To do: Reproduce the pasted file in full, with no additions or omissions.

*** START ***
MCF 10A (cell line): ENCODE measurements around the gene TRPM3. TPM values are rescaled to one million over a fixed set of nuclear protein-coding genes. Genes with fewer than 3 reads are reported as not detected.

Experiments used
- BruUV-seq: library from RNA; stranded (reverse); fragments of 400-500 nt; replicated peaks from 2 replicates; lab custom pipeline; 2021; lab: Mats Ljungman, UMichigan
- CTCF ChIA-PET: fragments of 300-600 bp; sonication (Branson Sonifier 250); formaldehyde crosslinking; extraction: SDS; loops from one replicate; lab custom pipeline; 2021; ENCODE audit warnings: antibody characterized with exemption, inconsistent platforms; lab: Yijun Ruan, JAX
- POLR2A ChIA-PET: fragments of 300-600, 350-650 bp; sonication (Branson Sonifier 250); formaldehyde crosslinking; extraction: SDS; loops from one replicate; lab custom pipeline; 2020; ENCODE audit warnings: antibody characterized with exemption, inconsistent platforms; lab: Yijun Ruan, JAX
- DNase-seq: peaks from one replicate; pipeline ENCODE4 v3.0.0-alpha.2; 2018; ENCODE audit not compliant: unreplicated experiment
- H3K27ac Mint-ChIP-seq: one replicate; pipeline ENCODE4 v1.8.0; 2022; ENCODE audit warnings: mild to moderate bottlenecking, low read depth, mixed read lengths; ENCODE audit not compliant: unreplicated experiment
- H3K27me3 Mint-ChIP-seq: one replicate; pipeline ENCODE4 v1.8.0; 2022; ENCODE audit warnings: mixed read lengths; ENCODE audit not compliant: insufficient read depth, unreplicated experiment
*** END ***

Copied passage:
MCF 10A (cell line): ENCODE measurements around the gene TRPM3. TPM values are rescaled to one million over a fixed set of nuclear protein-coding genes. Genes with fewer than 3 reads are reported as not detected.

Experiments used
- BruUV-seq: library from RNA; stranded (reverse); fragments of 400-500 nt; replicated peaks from 2 replicates; lab custom pipeline; 2021; lab: Mats Ljungman, UMichigan
- CTCF ChIA-PET: fragments of 300-600 bp; sonication (Branson Sonifier 250); formaldehyde crosslinking; extraction: SDS; loops from one replicate; lab custom pipeline; 2021; ENCODE audit warnings: antibody characterized with exemption, inconsistent platforms; lab: Yijun Ruan, JAX
- POLR2A ChIA-PET: fragments of 300-600, 350-650 bp; sonication (Branson Sonifier 250); formaldehyde crosslinking; extraction: SDS; loops from one replicate; lab custom pipeline; 2020; ENCODE audit warnings: antibody characterized with exemption, inconsistent platforms; lab: Yijun Ruan, JAX
- DNase-seq: peaks from one replicate; pipeline ENCODE4 v3.0.0-alpha.2; 2018; ENCODE audit not compliant: unreplicated experiment
- H3K27ac Mint-ChIP-seq: one replicate; pipeline ENCODE4 v1.8.0; 2022; ENCODE audit warnings: mild to moderate bottlenecking, low read depth, mixed read lengths; ENCODE audit not compliant: unreplicated experiment
- H3K27me3 Mint-ChIP-seq: one replicate; pipeline ENCODE4 v1.8.0; 2022; ENCODE audit warnings: mixed read lengths; ENCODE audit not compliant: insufficient read depth, unreplicated experiment